against administration proposals for constitutional reform. This was in line with
speculations that Philippine president Gloria Macapagal-Arroyo would use such
amendment to extend her hold in office.

In addition, Pulse Asia published in the same year their survey regarding public
support towards the proposed charter change. Their report stated that four out
of ten Filipino adults or 42% of all respondents opposed the amendment.
Meanwhile, 25% were still undecided and 33% were in favor. Pulse Asia
furthered that from 2006 to 2009, there was no significant change of sentiment
against charter change, but indecision increased by 6%.
Beginning in late 2014, Davao City mayor Rodrigo Duterte launched a
nationwide campaign promoting a charter change for federalism. During his visit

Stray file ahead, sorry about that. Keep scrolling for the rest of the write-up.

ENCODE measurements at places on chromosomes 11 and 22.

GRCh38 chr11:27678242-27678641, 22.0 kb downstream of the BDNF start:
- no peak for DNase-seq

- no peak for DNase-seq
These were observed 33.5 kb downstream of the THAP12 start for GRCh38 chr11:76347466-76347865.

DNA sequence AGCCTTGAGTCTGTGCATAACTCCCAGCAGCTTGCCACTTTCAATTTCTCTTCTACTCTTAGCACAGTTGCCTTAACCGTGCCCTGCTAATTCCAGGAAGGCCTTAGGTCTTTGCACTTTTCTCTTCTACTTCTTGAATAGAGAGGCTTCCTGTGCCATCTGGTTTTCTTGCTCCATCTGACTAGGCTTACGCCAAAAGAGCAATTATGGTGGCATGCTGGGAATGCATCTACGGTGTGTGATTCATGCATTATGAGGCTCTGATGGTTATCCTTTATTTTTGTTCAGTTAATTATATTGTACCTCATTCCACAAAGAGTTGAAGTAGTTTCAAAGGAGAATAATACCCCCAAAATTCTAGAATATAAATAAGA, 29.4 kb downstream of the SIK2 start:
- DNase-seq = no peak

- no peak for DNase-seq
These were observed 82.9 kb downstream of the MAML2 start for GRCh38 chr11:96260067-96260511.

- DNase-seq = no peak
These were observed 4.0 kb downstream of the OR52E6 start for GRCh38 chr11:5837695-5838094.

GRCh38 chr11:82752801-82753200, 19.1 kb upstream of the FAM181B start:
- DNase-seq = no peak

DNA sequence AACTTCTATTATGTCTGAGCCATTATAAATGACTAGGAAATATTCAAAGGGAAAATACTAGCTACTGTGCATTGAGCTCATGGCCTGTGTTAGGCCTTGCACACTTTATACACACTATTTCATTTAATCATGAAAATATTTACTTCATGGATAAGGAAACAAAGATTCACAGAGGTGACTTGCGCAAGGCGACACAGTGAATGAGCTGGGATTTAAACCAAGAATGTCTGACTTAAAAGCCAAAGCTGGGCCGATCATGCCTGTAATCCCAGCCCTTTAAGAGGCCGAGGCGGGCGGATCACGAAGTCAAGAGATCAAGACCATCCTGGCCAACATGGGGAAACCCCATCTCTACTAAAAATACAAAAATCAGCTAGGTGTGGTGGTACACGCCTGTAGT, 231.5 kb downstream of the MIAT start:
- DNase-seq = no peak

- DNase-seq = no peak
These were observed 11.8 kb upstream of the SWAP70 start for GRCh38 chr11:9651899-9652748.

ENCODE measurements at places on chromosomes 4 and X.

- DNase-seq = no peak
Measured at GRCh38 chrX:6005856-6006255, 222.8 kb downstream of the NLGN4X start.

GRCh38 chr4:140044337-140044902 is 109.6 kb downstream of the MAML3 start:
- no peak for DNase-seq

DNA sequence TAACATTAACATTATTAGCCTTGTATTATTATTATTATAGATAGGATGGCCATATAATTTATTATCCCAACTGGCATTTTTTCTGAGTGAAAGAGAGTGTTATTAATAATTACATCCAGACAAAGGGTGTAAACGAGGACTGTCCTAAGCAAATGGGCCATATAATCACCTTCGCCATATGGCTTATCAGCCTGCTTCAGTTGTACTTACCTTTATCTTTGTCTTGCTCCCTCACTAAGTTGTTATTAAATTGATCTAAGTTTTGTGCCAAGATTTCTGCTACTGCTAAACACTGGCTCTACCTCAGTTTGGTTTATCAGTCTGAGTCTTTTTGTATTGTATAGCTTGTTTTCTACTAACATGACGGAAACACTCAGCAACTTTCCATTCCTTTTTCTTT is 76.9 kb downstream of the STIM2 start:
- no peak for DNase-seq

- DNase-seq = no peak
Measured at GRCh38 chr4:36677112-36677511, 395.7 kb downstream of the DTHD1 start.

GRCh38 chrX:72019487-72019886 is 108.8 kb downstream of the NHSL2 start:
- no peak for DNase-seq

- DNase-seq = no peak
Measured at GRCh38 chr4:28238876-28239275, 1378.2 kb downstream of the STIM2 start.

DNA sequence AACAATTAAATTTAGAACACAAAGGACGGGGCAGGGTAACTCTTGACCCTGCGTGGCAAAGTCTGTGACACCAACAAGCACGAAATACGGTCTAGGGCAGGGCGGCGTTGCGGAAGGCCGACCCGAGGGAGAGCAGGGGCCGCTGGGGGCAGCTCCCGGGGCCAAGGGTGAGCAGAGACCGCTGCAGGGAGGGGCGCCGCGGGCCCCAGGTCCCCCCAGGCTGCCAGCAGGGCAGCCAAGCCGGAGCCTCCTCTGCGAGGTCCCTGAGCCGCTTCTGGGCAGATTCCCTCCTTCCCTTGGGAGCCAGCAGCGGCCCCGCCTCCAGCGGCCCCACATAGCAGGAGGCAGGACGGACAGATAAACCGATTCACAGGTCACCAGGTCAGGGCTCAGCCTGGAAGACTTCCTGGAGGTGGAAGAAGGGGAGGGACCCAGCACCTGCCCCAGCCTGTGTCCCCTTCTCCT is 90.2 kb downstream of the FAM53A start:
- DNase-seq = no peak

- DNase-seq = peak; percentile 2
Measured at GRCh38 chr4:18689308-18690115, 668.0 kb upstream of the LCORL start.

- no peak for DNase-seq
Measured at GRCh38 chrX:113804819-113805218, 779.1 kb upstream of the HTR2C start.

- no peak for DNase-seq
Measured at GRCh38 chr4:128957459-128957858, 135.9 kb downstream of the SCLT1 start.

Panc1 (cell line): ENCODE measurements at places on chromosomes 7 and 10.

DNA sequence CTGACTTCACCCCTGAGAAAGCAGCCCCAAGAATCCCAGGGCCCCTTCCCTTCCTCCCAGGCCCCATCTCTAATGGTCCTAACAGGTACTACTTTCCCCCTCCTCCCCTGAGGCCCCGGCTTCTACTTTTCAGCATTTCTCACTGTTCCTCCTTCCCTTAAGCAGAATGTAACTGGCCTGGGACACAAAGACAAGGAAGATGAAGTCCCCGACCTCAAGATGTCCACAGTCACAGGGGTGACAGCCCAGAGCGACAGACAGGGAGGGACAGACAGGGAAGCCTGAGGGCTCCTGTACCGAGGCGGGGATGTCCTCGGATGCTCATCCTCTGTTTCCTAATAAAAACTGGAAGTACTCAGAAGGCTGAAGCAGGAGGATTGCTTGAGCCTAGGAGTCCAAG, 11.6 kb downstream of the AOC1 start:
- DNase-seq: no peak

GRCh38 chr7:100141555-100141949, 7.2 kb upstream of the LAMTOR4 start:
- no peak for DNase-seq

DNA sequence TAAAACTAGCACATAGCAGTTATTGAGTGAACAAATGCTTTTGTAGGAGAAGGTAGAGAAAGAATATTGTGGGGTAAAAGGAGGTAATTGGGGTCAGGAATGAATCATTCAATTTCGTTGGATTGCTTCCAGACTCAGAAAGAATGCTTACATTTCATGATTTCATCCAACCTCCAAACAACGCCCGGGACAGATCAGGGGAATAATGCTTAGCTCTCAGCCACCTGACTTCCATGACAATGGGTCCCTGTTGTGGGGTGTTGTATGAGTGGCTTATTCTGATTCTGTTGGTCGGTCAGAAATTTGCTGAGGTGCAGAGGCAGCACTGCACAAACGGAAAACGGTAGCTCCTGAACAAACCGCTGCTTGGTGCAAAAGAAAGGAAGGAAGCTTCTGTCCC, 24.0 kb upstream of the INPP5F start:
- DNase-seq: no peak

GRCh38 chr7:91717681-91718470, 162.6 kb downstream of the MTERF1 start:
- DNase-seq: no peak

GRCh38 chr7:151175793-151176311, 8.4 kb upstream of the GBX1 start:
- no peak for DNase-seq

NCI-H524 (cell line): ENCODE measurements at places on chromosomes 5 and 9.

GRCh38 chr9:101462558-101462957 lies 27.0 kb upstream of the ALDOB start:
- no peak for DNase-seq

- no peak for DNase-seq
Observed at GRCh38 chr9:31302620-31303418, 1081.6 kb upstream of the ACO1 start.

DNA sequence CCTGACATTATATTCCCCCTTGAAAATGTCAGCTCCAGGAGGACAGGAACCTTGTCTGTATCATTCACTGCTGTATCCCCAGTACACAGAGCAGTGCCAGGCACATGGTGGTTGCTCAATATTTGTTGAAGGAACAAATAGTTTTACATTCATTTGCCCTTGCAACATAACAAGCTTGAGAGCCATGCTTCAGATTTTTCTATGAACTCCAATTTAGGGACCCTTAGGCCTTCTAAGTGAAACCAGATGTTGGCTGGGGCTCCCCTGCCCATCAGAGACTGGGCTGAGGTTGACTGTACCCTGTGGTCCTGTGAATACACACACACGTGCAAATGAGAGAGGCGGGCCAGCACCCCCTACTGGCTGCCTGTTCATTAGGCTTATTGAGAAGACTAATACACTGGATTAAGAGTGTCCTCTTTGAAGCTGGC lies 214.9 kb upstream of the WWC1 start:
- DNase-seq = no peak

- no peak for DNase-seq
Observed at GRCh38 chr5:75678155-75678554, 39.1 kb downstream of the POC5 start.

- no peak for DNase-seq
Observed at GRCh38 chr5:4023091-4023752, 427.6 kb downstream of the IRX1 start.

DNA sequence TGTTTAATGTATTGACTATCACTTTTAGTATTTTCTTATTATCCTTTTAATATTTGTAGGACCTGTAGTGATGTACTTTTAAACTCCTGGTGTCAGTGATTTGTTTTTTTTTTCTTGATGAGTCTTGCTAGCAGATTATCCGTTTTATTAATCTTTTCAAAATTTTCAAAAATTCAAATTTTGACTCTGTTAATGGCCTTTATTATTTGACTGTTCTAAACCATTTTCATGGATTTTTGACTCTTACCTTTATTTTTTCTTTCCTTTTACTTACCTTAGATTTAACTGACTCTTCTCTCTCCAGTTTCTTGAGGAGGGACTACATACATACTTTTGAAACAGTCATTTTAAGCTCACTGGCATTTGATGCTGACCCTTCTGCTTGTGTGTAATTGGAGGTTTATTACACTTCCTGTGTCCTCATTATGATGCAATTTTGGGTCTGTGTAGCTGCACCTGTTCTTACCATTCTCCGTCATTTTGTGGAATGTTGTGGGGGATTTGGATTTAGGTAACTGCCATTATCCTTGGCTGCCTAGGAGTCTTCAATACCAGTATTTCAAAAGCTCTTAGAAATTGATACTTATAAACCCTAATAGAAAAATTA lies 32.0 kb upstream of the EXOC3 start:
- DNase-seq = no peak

to Cebu City in October of the same year, Duterte stated that federalism will
facilitate better delivery of services to the people.

He also saw the current system as "antiquated" where distribution of public

funds is disproportionately biased towards Manila. Aside from the economic
aspect, federalism is also seen as the best means to address problems in
Mindanao which suffers the most from ethnoreligious conflicts.

He added that the current unitary form of government has not worked well given
the ethnic diversity in the country.
In spite of rejecting several calls for candidacy for the 2016
presidential elections, he also cited his reforms if he were to be
president. Parallel to his campaign for federalism, Duterte plans to